According to an article penned by Matt Bohlsen that was published last month in Seeking Alpha, “No matter which way you look at it, lithium-ion ("Li-ion") battery demand is set to surge about tenfold between 2018 and 2030 (see BNEF chart below)." Another way to get a feel is the Benchmark Minerals megafactory data, which as of a July 5 Tweet: "Assessment published at 1,956.6GWh [gigawatt hours] capacity by 2028, increase of 5.25%, now tracking 91 plants." The 91 number was three back in Q1 2015, showing how much megafactory demand has advanced in just four years. (Source: BloombergNEF)

 The Lithium-ion Battery Problem Worsens

As you can see from the graph above, the amount of power consumers and businesses that need to meet their growing appetite for lithium-ion batteries is staggering. I am not sure we even comprehend what is coming down the pike. The good news is that a significant increase in the need for lithium power is coming from automotive uses, which is the supply chain where I see the most work being focused on developing a closed loop supply chain allowing for fire protection and tracking during the entire product lifecycle. 

One of my counter parts, Ronald Butler, is working on just this type of solution for the automotive OEMs, which I highlighted in my May article published in Waste360.

Most of the issues that the waste and recycling industry faces is in consumer electronics and stationary storage. These are the products that end up in our recycling bins, on our tip floors, in our C&D material and on our shredders.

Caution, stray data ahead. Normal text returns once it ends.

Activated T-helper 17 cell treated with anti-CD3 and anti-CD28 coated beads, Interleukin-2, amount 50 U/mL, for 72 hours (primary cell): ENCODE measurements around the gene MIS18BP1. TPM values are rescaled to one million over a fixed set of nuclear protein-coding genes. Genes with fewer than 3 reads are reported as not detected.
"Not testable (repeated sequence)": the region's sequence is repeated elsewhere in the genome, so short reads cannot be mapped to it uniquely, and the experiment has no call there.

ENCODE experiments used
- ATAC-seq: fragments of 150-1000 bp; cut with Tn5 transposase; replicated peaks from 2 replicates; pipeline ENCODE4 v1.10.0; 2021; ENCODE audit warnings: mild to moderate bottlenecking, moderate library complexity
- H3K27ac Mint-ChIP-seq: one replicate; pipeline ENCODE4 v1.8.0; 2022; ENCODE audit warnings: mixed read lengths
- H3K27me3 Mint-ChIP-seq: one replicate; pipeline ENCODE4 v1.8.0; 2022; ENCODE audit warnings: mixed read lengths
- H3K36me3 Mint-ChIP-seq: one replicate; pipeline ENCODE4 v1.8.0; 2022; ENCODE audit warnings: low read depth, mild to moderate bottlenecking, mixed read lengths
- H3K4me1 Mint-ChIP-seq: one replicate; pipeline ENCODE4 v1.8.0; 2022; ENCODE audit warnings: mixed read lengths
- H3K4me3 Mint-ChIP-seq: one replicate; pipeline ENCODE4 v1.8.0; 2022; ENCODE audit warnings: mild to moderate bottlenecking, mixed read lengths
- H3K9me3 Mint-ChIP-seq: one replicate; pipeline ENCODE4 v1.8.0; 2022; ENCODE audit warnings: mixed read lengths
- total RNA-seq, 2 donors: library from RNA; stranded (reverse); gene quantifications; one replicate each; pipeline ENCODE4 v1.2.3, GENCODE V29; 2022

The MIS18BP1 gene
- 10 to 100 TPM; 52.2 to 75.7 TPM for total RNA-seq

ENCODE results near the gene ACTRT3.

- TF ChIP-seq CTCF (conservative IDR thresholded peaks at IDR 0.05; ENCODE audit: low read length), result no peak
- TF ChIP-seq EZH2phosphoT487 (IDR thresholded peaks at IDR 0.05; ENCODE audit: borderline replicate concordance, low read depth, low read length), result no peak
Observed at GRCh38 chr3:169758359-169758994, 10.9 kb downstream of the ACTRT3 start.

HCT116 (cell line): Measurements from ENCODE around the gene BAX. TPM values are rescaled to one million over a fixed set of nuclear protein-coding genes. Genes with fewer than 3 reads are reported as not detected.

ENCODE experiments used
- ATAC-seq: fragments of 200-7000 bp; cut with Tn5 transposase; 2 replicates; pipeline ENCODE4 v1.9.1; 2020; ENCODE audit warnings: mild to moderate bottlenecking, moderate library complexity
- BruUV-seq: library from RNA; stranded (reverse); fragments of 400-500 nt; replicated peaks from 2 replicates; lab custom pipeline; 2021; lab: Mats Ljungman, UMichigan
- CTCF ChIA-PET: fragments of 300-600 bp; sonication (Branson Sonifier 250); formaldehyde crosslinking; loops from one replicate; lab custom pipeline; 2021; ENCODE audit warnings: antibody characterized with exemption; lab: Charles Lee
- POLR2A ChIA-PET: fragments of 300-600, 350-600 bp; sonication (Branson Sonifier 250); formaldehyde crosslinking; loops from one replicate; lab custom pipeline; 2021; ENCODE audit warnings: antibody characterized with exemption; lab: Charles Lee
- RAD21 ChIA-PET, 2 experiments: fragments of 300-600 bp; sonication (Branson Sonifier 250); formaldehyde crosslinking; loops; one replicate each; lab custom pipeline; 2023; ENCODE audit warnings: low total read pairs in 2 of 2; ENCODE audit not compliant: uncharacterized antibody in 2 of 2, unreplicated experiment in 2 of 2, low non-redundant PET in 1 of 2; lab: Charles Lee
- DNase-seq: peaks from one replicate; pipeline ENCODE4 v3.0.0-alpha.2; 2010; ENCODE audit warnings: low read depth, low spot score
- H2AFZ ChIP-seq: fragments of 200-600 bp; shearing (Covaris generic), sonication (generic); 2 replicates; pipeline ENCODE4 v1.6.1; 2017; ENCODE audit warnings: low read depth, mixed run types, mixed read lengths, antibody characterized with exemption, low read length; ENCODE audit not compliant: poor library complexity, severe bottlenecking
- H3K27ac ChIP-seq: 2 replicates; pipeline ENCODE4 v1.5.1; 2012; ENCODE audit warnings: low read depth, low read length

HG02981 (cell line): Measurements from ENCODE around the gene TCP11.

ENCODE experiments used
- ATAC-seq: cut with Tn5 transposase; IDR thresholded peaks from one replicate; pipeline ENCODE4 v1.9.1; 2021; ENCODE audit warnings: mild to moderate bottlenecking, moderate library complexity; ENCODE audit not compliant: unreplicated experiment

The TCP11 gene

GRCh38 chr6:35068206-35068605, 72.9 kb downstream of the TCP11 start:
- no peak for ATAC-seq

Last week, I was fortunate to be part of a Lithium-Ion Battery workshop that was put on by the Solid Waste Association of North America Illinois Chapter for its fall event. I wanted to share some insight that I gained from the other presenters around the issues we are facing as an industry. My presentation focused on national trends and future trajectories of lithium-ion batteries, which I have uploaded below if you are interested in viewing:   

The first speaker was Jeff Spangenberger of Argonne National Laboratories, who works in materials recycling research and development. He made the point that although we are testing a number of different types of materials in an effort to replace the dangers of lithium-ion batteries, lithium is currently our best option. I know that I am constantly barraged by headlines from the major news outlets that claim there is a safer, more powerful portable energy storage option coming to the market. Spangenberger made clear that most of the testing is coming from small samples sizes. And although promising, they might not be all that the headlines are making them out to be. Although I believe that eventually a better option will be developed and commercialized, the fact is that we are going to be dealing with lithium-ion batteries for a long time into the future. 

The second presentation was led by John Sliwicki, vice president of risk management for Lakeshore Recycling Systems. His presentation highlighted his experience dealing with a large fire at one his facilities in 2018 that required more than 1.5 million gallons of water to contain and completely suppress the fire hazard. Since the fire, his organization had made a number of changes outlined in a disaster preparedness plan that include more employee training, working with the local fire department, grading loads, clearing its tip floor and adding early detection and suppression capabilities.